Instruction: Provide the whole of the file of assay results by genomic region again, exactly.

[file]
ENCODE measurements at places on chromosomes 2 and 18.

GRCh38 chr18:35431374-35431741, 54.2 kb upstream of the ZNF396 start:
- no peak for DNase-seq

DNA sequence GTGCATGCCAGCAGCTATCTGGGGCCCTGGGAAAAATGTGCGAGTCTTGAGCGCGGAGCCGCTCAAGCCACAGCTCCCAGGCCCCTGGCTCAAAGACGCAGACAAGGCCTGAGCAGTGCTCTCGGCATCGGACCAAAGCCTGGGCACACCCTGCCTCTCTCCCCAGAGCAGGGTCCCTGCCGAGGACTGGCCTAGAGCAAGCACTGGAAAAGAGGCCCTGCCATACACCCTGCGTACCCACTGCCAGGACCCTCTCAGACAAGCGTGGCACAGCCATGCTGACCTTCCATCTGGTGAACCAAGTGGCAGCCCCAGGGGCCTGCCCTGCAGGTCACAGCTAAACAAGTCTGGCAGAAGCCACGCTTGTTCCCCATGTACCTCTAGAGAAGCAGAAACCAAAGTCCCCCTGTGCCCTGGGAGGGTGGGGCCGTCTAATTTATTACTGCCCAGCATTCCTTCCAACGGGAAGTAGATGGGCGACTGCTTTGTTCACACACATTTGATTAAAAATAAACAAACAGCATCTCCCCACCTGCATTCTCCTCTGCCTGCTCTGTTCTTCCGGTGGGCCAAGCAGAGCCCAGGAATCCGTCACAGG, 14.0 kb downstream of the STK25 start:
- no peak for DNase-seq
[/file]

ENCODE measurements at places on chromosomes 2 and 18.

GRCh38 chr18:35431374-35431741, 54.2 kb upstream of the ZNF396 start:
- no peak for DNase-seq

DNA sequence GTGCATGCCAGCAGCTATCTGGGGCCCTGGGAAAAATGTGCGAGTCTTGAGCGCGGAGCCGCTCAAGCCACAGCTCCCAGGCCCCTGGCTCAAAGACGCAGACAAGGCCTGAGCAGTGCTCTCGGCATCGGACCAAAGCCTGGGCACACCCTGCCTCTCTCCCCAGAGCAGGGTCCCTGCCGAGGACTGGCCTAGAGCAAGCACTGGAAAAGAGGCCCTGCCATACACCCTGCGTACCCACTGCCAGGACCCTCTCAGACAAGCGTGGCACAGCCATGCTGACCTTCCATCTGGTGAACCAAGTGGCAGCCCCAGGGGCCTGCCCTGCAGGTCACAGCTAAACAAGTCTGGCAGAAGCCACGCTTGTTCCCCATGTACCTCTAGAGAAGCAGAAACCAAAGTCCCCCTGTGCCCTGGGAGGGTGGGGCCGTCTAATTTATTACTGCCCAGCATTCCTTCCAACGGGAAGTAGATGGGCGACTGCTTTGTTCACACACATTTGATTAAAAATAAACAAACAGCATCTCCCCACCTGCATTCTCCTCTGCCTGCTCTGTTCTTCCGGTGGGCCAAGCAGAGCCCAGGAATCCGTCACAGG, 14.0 kb downstream of the STK25 start:
- no peak for DNase-seq